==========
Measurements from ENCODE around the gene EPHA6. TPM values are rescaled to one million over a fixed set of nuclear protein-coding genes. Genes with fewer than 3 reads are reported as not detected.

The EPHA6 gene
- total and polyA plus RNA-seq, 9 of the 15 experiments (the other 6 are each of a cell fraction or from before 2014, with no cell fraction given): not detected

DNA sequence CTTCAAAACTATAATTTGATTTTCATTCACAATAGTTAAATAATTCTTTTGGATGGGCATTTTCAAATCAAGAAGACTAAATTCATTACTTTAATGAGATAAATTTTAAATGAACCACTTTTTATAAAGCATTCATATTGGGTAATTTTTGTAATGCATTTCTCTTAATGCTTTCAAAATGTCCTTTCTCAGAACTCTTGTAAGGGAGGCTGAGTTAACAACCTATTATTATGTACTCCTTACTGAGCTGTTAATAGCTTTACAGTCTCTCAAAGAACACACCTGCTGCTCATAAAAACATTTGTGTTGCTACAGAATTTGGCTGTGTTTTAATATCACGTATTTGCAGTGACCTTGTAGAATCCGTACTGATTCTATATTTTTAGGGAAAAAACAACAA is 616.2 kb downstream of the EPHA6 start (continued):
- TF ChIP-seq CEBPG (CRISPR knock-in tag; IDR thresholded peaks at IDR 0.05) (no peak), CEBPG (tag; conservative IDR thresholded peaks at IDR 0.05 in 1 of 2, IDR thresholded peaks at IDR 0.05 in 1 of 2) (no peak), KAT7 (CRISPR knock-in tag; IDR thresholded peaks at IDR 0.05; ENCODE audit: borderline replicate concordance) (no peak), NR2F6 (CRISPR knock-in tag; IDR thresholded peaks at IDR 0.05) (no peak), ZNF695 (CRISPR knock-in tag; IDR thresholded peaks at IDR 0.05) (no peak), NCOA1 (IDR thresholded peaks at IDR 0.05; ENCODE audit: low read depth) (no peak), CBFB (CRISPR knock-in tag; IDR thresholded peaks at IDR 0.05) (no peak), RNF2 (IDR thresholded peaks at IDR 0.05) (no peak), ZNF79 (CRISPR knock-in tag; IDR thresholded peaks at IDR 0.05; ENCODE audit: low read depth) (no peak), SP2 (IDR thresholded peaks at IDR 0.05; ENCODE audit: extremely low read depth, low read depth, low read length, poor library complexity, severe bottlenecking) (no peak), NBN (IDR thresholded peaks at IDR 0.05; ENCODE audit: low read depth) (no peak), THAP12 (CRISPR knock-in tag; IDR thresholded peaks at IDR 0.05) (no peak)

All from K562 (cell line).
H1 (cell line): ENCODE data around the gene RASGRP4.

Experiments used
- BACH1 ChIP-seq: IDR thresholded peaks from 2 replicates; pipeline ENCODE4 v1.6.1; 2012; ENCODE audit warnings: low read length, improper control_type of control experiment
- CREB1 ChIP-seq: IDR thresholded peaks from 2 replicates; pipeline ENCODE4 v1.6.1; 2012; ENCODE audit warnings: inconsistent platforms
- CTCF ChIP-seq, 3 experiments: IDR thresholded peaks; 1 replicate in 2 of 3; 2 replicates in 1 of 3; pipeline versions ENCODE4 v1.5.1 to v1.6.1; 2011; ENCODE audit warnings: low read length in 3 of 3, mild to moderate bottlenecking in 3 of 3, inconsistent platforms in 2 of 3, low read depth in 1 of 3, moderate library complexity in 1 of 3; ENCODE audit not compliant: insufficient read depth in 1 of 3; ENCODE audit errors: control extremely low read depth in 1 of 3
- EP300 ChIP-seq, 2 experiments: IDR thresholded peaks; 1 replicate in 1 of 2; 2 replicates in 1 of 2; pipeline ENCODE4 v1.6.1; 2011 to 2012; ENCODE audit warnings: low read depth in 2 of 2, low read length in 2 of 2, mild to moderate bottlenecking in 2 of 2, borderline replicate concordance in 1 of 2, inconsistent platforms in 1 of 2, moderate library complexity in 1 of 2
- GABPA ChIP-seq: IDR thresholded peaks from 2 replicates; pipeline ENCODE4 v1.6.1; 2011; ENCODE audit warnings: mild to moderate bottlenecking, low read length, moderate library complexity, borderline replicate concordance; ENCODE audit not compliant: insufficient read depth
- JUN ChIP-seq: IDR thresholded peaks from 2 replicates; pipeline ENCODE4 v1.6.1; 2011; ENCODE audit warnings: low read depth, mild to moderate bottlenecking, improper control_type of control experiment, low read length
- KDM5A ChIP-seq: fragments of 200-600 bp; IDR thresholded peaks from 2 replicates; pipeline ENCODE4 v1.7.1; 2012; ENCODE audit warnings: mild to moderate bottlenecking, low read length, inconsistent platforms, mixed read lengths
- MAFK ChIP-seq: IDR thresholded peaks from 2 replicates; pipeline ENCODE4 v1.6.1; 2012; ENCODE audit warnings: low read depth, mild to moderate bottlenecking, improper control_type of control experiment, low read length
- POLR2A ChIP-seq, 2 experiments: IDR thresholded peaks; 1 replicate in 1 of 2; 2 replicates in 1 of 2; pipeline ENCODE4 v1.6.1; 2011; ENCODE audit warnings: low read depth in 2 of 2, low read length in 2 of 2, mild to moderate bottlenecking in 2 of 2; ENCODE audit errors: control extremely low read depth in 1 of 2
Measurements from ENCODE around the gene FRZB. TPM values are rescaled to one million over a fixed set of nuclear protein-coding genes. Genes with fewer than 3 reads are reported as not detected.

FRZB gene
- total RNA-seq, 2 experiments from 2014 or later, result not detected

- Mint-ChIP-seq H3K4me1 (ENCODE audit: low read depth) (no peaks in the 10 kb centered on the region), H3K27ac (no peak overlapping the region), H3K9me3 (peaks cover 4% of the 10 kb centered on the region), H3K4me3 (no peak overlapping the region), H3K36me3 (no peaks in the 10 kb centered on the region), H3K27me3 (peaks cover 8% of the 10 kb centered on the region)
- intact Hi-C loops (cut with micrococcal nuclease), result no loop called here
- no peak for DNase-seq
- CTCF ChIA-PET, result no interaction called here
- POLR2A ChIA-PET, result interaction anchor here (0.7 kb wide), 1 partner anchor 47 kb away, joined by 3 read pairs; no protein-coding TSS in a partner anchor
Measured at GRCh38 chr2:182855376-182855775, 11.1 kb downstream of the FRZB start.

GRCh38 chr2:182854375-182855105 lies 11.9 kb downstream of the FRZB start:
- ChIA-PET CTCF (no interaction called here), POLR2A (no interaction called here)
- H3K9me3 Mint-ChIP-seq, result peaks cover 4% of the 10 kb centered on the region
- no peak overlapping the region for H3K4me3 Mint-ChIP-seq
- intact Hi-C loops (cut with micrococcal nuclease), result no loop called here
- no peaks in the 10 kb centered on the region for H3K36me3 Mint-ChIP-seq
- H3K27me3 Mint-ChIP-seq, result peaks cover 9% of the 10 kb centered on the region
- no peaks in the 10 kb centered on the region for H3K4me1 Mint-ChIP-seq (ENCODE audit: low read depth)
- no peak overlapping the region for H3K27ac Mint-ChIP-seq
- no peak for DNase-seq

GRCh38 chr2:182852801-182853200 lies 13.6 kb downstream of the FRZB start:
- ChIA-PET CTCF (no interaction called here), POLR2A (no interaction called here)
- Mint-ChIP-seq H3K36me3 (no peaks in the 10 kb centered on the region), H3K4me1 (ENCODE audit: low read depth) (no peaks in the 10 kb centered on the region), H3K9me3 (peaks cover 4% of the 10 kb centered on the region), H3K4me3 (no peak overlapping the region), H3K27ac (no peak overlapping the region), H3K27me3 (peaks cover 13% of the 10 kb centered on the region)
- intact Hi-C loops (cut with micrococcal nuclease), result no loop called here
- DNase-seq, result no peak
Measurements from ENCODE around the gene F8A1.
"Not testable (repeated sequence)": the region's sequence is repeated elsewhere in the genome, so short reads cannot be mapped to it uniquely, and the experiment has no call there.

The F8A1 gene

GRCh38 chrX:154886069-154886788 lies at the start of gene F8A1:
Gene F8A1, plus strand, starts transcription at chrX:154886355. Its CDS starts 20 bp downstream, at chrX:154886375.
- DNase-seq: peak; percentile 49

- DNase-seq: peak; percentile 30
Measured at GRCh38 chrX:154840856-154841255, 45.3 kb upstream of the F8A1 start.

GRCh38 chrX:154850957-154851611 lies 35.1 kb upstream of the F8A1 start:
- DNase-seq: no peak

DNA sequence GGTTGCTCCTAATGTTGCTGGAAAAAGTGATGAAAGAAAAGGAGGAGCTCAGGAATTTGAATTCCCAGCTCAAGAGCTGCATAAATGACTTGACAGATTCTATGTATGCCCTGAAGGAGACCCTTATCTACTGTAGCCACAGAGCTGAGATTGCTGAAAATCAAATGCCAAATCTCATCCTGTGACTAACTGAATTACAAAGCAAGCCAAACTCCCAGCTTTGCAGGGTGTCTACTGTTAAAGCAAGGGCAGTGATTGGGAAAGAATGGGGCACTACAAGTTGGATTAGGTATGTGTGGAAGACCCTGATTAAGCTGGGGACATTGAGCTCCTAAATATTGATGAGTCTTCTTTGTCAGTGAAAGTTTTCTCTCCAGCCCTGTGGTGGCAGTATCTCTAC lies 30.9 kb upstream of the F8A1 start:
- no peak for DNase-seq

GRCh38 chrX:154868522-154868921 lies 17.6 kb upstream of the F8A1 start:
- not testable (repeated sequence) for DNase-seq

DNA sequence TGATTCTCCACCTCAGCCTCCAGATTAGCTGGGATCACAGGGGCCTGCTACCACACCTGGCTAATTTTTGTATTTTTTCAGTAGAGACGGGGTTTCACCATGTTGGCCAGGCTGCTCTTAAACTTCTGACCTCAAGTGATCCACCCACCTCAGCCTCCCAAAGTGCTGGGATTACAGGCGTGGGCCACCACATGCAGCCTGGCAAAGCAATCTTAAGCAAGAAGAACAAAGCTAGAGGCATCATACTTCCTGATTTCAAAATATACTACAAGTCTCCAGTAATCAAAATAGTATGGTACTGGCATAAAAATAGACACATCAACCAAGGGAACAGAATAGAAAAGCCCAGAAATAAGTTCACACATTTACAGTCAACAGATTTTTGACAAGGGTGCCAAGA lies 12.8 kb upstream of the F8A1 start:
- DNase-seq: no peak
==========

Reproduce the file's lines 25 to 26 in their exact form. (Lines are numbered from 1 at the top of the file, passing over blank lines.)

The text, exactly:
- POLR2A ChIA-PET, result interaction anchor here (0.7 kb wide), 1 partner anchor 47 kb away, joined by 3 read pairs; no protein-coding TSS in a partner anchor
Measured at GRCh38 chr2:182855376-182855775, 11.1 kb downstream of the FRZB start.